Two: Some liquidity providers to SPVs are not regulated depository institutions and thus cannot generally access central bank "lender of last resort" facilities. During periods of market duress, SPVs associated with these liquidity providers are more susceptible to deleveraging and may face significant liquidity and solvency pressure if unable to refinance short-term liabilities.

Three: Securitization means that that the risk of poor-quality assets is dispersed throughout the capital markets. An instrument, which can be used for this are SPVs. Real life however has shown major disadvantages of this financial tool. As it became clear, that the quality of such assets was deteriorating rapidly, market participants sought to avoid exposure to others, because of an overall mistrusting environment. This finally let to difficulties in gaining additional liquidity.

2. Operational risk

a. Difference to market risk

Describe typical differences between operational and market risks regarding data availability, risk measurement, and the risk premium that can be earned by taking on these risks!

The Basel committee defines operational risk as "the risk of loss resulting from inadequate or failed internal processes, people or systems or from external events." In other words this especially means, that if existing support systems malfunction or break down (Bank of America 2005 - loss of computer back-up tapes), this has a big impact on the company's people, assets and reputation. Another example is fraud, like it was in the "Kerviel" case, when a single trader lost 7,2 billion € .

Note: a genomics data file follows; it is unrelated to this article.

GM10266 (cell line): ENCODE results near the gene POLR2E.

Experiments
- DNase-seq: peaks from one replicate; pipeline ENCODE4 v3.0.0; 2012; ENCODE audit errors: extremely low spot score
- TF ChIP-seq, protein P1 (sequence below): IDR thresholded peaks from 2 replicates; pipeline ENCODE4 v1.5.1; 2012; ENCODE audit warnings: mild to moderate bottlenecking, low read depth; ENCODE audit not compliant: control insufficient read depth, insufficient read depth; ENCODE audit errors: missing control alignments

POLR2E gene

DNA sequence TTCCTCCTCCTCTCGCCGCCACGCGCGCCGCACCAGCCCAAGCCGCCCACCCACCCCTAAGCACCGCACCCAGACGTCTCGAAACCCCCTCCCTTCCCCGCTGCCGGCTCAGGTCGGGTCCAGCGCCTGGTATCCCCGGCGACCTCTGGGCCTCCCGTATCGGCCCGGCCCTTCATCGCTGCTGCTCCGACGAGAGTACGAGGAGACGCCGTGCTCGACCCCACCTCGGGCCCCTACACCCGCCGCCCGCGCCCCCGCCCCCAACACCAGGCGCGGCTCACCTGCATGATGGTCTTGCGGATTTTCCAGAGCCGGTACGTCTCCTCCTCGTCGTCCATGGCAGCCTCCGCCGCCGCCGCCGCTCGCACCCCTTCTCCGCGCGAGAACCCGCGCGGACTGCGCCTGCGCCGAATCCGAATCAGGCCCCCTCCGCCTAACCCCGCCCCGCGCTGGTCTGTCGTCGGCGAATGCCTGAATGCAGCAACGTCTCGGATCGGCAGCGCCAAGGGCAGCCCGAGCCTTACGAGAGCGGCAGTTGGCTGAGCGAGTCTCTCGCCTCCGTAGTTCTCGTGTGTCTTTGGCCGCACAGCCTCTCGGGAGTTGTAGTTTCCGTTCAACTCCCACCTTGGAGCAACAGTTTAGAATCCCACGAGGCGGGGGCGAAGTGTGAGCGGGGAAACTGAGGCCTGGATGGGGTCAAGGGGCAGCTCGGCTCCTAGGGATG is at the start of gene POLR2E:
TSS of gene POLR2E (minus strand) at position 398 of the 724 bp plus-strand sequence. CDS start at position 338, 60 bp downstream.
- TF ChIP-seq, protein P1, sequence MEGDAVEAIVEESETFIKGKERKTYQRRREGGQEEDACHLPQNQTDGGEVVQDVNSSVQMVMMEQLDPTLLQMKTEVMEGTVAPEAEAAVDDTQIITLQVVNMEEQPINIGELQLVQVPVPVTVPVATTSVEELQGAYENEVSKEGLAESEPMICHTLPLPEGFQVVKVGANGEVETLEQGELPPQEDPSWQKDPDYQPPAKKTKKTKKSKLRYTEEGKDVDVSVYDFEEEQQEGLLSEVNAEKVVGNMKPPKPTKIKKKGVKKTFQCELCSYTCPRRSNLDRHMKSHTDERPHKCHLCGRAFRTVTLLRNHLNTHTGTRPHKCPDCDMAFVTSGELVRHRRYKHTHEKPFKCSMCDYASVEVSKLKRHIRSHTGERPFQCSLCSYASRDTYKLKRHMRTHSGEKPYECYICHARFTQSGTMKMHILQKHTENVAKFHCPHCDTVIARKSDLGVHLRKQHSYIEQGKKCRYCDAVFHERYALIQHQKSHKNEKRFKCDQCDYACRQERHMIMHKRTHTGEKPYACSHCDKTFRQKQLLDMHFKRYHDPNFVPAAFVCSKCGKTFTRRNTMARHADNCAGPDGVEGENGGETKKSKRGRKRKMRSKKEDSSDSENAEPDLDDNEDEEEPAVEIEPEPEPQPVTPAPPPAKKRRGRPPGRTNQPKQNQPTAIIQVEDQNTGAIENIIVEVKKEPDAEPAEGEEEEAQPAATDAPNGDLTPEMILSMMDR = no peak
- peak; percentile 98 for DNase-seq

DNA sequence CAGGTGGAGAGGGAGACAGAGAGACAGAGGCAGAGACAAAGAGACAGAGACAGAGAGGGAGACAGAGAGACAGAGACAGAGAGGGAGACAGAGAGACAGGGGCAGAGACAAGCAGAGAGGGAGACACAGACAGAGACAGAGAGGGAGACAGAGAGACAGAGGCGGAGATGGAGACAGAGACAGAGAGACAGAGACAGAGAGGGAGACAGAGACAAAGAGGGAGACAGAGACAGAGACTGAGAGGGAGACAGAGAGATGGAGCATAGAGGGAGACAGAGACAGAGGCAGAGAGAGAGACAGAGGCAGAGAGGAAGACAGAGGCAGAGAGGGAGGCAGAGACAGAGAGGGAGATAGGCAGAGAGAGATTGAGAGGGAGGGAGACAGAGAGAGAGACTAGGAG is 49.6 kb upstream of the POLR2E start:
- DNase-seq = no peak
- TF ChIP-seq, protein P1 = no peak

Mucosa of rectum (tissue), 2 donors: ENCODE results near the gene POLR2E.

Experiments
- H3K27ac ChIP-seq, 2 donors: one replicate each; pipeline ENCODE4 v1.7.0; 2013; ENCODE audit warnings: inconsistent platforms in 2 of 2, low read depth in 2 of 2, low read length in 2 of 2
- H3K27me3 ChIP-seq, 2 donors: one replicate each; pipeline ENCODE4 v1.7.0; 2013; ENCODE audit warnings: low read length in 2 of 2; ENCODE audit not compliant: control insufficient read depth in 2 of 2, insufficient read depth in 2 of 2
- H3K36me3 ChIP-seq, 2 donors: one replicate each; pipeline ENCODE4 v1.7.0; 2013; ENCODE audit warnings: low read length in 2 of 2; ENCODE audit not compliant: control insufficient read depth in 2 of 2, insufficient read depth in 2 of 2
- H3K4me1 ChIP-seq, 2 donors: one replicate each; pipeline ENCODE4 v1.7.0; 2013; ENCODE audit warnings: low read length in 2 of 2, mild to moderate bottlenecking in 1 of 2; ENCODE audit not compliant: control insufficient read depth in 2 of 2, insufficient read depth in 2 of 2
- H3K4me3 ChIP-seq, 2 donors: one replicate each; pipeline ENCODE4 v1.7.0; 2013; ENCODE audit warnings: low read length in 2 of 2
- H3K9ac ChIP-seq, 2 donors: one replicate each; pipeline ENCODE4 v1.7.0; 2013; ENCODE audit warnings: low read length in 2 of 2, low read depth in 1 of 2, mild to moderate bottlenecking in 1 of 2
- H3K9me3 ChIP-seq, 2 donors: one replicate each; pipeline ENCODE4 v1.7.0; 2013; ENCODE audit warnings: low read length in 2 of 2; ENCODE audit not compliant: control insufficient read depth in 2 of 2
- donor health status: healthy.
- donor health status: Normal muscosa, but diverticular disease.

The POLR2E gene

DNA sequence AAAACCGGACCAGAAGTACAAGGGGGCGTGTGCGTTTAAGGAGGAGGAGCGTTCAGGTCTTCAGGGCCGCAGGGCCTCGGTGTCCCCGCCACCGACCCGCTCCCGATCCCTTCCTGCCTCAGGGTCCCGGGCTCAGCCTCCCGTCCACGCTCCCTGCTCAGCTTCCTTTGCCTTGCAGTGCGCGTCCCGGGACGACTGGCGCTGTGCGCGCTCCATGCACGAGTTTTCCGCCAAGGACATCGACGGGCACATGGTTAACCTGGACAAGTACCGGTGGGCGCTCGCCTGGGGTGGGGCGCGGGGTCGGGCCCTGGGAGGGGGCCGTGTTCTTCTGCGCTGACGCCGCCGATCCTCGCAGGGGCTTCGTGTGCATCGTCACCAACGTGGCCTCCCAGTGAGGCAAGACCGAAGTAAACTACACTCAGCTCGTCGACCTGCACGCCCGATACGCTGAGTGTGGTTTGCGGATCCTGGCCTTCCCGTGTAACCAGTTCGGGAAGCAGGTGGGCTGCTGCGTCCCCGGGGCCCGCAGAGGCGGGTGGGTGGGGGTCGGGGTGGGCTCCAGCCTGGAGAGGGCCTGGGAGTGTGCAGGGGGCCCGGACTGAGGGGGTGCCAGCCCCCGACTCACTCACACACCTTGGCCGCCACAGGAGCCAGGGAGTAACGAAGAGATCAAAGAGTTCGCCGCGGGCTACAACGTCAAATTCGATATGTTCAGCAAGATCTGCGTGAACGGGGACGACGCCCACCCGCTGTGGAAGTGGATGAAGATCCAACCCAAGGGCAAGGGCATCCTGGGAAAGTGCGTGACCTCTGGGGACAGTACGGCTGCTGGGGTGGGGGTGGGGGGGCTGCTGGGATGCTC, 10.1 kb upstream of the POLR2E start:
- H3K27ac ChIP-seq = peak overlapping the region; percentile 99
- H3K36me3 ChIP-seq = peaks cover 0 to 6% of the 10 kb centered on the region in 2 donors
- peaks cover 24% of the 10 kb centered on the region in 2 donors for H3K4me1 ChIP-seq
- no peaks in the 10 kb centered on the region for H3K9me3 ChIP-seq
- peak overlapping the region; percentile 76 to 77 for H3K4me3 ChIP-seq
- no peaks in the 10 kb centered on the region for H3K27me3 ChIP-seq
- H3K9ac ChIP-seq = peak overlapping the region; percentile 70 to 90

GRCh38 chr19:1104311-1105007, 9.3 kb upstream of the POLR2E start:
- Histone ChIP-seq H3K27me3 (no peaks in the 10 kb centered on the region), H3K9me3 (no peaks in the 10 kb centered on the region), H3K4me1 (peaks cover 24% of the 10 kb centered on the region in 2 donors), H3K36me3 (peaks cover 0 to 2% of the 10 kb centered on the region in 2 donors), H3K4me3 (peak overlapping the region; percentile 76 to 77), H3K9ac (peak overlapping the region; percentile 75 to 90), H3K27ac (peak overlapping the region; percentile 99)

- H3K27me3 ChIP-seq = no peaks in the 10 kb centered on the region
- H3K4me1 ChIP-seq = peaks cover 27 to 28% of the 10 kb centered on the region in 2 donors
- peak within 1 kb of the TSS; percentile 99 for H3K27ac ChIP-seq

Market risk, on the other hand, is defined as "the risk related to the uncertainty of a financial institution's earnings on its trading portfolio caused by changes and particularly extreme changes, in market conditions such as the price of an asset, interest rates, market volatility and market liquidity." One must add, that market risk emphasises the risk to financial institutions that actively trade assets, liabilities and derivatives rather than hold them for longer-term investment, funding or hedging purposes. A prime example for that are the heavy losses which Bearn and Sterns faced in 2007.